Stacie's Reviews > Lady of the Butterflies

Lady of the Butterflies by Fiona Mountain
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Jul 15, 10

bookshelves: arc-review
Read from June 23 to July 15, 2010

Admittedly, I was a bit timid of this book set in the late 1600's. Since it is not a time frame that I usually read about I was worried about not understanding things and was afraid I couldn't make it through the 527 pages. But, I was mistaken. I fell in love with this book in the first 20 pages and if time would have allowed me, I could have read it in a few days.

I found this story fascinating and enjoyed reading about a time so different from anything I have ever known. The author described the land, the people, the homes, the clothing, nature, and the butterflies so completely and expertly that I had no trouble at all imagining the places and the people. The story involves death and grief, family, love, hardships, parenting, nature, war, and everything in between. There was joy and drama, happiness and sorrow, laughter and sadness throughout the whole story. Every chapter kept me turning the pages rapidly to see what Eleanor would say or do next. There were several characters in the story, but I didn't have any trouble keeping them all straight. Again, the author's descriptions and how they were introduced helped to keep everyone in your mind.

I loved all the references to God and creation in the story. The science of the 1600's was something I had never thought of before and found all the research and sharing of knowledge very interesting. I had never thought about the great fear that science must have been those 300-400 years ago. Thank goodness for all those who blazed trails and sought the knowledge so that today we can have all the medicines and treatments we use today. I will never again look at butterflies the same.

Eleanor Glanville was the feminist of the 1600's. When she was to be learning embroidery and her only focus was to have a "fruitful womb" she was instead reading books and studying the nature around her. She is definitely a woman to be studied and learned about and I thank the author for sharing Eleanor's story with us.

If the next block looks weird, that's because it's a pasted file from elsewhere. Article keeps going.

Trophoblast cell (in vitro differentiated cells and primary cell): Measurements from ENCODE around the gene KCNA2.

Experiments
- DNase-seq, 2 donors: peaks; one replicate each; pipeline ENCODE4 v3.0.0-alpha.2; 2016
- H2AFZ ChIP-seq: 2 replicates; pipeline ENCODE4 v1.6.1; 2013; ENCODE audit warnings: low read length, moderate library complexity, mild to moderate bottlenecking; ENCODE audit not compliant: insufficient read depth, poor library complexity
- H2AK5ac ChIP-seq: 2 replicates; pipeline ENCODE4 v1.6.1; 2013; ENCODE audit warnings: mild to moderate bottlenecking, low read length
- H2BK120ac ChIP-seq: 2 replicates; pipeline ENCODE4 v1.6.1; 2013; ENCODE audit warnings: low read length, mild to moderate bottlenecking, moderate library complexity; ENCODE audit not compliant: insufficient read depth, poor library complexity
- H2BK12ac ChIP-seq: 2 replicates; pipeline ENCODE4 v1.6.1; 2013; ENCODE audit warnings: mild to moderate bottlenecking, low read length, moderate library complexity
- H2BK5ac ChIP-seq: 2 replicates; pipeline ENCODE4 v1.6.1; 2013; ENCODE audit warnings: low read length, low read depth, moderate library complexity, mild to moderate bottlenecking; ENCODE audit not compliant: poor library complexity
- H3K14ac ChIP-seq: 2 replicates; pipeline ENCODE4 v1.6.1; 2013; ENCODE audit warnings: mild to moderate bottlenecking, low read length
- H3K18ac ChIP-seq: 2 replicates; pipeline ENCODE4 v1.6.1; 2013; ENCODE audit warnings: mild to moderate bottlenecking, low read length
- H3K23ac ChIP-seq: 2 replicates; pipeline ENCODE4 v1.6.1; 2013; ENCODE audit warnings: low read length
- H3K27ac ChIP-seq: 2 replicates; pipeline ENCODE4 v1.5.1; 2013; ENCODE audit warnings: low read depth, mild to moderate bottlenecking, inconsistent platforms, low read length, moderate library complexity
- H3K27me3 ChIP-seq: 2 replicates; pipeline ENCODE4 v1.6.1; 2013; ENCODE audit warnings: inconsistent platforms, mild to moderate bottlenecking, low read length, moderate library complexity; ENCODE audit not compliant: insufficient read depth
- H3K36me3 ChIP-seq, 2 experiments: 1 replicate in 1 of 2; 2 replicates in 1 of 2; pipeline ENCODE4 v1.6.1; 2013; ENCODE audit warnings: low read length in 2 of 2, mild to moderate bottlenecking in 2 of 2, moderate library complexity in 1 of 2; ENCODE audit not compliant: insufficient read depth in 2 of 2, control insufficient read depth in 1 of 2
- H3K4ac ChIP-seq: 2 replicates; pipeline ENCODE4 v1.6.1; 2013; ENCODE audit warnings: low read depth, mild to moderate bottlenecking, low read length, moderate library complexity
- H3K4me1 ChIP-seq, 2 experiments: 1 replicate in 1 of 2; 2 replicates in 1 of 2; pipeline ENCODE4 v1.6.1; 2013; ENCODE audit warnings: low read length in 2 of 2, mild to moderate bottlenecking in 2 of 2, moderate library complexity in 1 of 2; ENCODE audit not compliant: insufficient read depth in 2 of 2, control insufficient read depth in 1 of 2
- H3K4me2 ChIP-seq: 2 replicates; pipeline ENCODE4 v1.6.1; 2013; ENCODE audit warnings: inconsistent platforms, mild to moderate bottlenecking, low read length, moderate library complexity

As a mother who has gone through labor three times I found the labor and delivery process described in the most interesting. To be closed up in a room for days/weeks before and after the labor and to have numerous women from your community present at your birth was just fascinating to me. I can't imagine having all my friends in my community sitting around my bed on stools chatting and gossipping while I am in labor screaming out in pain. After Eleanor became a mother, her struggles were much like any struggle of moms today...."If I wanted to be a good mother, I could not be a good scientist. If I wanted to be a good scientist, I could not be a good mother." Much like the mothers today who want the career and the life of motherhood, knowing that it is a tough balance to combine the two and one will always suffer at some point.

This was such a fascinating book and one I will likely read again. Fiona Mountain obviously did her research and I am certainly glad that I am now aware of the Lady Eleanor Glanville and the Glanville Fritillary butterfly. If you would like to know more about Fiona Mountain or more information about Lady Eleanor Glanville, check out www.FionaMountain.com
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